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Optimal Care for Ventilator Patients

Optimal Care for Ventilator Patients
Published Online: Saturday, July 1, 2006   [ Request Print ]

Many health care providers are unaware that the recognition of acute respiratory distress syndrome (ARDS) in 1967 was a key factor in crafting intensive care units (ICUs) as they are known today. ARDS is the most devastating condition underlying respiratory distress or failure. It causes calamitous pneumonia, shock, sepsis, and severe distress in ~150,000 people annually, the majority of whom have had no previous lung disease.1,2 Other conditions associated with respiratory distress or failure include cardiovascular disease (valvular disease, coronary atherosclerosis, postoperative coronary care); neurologic disorders (cerebrovascular accident, subarachnoid hemorrhage, spinal cord injuries, Lou Gehrig's disease); and chronic obstructive pulmonary disease and pneumonia.3,4

Mechanical ventilation is now a standard intervention for respiratory failure.5 Historically, 40% to 70% of patients on mechanical ventilation died. Few patients regained independent respiratory function, and 10% became dependent on mechanical ventilation, often indefinitely.1,2,6

Today, many ventilator patients survive with good quality of life,4 even though ~10% of all ICU patients become ventilator-dependent for more than 21 days.7,8 Usually, only those with neuromuscular disease cannot regain independent functioning.7

The Basics

Two types of mechanical ventilation are used: positive pressure and negative pressure. Positive pressure ventilation ("mouth-to-mouth resuscitation") helps patients overcome inspiratory resistance, opens alveoli and improves gas exchange, and helps patients inspire.

Negative pressure ventilation is the opposite ("an iron lung"), expanding the chest and causing inspiration using negative air pressure (a vacuum) around the chest. When the negative pressure is released, the chest collapses, and expiration occurs.1,9

Invasive techniques?nasotracheal, orotracheal, and tracheostomy tubes? are the cornerstone of today's treatment for respiratory failure. Attached mechanical ventilation is considerably smaller than the iron lung and is often portable. Engineers have created alarm systems that signal potential problems early, although frequent beeping may create unnecessary anxiety for patients and families. Unfortunately, intubation interferes with mucociliary clearance and compromises the natural barrier between the oropharynx and the trachea? leading to a host of problems, the most serious being bacterial infection. Noninvasive techniques include various external devices such as tight-fitting face masks connected to ventilators.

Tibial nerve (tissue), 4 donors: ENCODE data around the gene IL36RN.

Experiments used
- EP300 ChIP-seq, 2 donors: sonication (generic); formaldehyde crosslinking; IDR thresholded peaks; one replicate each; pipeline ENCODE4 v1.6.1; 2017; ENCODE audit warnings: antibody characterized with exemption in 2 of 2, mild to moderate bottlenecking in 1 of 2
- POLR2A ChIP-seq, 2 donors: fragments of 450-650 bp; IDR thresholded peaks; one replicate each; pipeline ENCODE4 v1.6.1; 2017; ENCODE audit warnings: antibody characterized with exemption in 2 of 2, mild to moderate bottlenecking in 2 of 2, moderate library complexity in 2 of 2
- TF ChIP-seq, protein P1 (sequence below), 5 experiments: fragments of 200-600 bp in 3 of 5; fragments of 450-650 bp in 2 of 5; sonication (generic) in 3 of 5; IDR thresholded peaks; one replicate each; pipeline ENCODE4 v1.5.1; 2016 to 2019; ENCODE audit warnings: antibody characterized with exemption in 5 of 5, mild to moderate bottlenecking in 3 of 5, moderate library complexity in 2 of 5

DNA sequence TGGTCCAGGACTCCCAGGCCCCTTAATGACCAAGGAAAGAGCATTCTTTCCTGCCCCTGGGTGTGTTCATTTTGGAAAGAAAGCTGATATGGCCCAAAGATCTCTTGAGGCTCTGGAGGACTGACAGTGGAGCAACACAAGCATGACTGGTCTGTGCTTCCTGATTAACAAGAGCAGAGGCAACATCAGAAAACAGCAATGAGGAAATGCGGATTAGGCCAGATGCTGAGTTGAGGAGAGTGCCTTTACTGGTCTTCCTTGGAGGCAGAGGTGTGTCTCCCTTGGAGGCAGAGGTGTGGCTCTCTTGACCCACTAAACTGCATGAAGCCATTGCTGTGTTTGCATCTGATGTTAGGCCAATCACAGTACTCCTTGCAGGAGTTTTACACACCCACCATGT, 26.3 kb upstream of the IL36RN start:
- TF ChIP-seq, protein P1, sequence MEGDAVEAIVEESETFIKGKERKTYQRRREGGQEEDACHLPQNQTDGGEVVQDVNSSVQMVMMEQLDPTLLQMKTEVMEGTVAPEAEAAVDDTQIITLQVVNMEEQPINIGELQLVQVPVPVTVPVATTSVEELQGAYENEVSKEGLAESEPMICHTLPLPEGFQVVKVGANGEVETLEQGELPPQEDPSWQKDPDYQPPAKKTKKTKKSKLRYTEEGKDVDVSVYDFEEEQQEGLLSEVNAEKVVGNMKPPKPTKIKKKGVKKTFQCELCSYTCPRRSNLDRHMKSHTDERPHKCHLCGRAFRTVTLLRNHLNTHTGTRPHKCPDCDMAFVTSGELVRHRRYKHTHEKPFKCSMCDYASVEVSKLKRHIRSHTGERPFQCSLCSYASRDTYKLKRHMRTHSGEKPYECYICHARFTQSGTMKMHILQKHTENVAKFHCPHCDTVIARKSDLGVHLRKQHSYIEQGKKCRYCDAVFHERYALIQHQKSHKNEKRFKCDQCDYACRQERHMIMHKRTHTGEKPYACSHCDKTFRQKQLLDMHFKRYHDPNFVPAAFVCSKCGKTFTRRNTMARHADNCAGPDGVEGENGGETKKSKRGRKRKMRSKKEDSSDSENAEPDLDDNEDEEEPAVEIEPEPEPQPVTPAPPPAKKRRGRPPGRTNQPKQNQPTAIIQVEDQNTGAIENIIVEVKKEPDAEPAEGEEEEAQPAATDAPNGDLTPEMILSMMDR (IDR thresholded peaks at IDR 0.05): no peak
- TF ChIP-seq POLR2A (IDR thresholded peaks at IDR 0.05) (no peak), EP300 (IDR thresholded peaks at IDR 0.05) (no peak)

Nasotracheal or orotracheal tubes are a first-line intervention. Airway and throat obstruction, however, make eating and speaking impossible and make intravenous (IV) or nasogastric (NG) feedings necessary.

If patients remain hospitalized for 10 days to 2 weeks, clinicians favor tracheostomy for long-term airway access (Table 1). Considered a last-resort intervention in the past, tracheostomies done before day 10 of ventilation have been shown to decrease ICU and hospital length of stay, as well as ventilation duration. The ability to eat provides a better nutrient source than total parenteral nutrition or NG feeding.10,11


Ventilator Bundles

Comprehensive care includes frequent suctioning to prevent aspiration,12 mental health care, recreational therapy, and family counseling. Clinicians must concurrently identify and correct the underlying causes of respiratory failure.3 Having a patient remain on a ventilator for more than 1 day increases the risk of ventilator-associated pneumonia (VAP), gastrointestinal (GI) bleeding, and altered glucose metabolism.13-17

To ensure impeccable care, many ICUs and ventilator units use Joint Commission on the Accreditation of Healthcare Organizations-endorsed "ventilator bundles"?a set of performance improvement measures more comprehensive than any isolated measure.12,18,19 Five measures, detailed here, can reduce morbidity and mortality significantly.18

Elevation of the Head of the Bed

With VAP's cumulative incidence of 1% to 3% per day, translating to its occurrence in up to 30% of ventilator-dependent patients, any measure that helps must be implemented. VAP occurring early in the patient's stay is usually antibiotic- sensitive. Late VAP is often nosocomial and antibiotic-resistant.20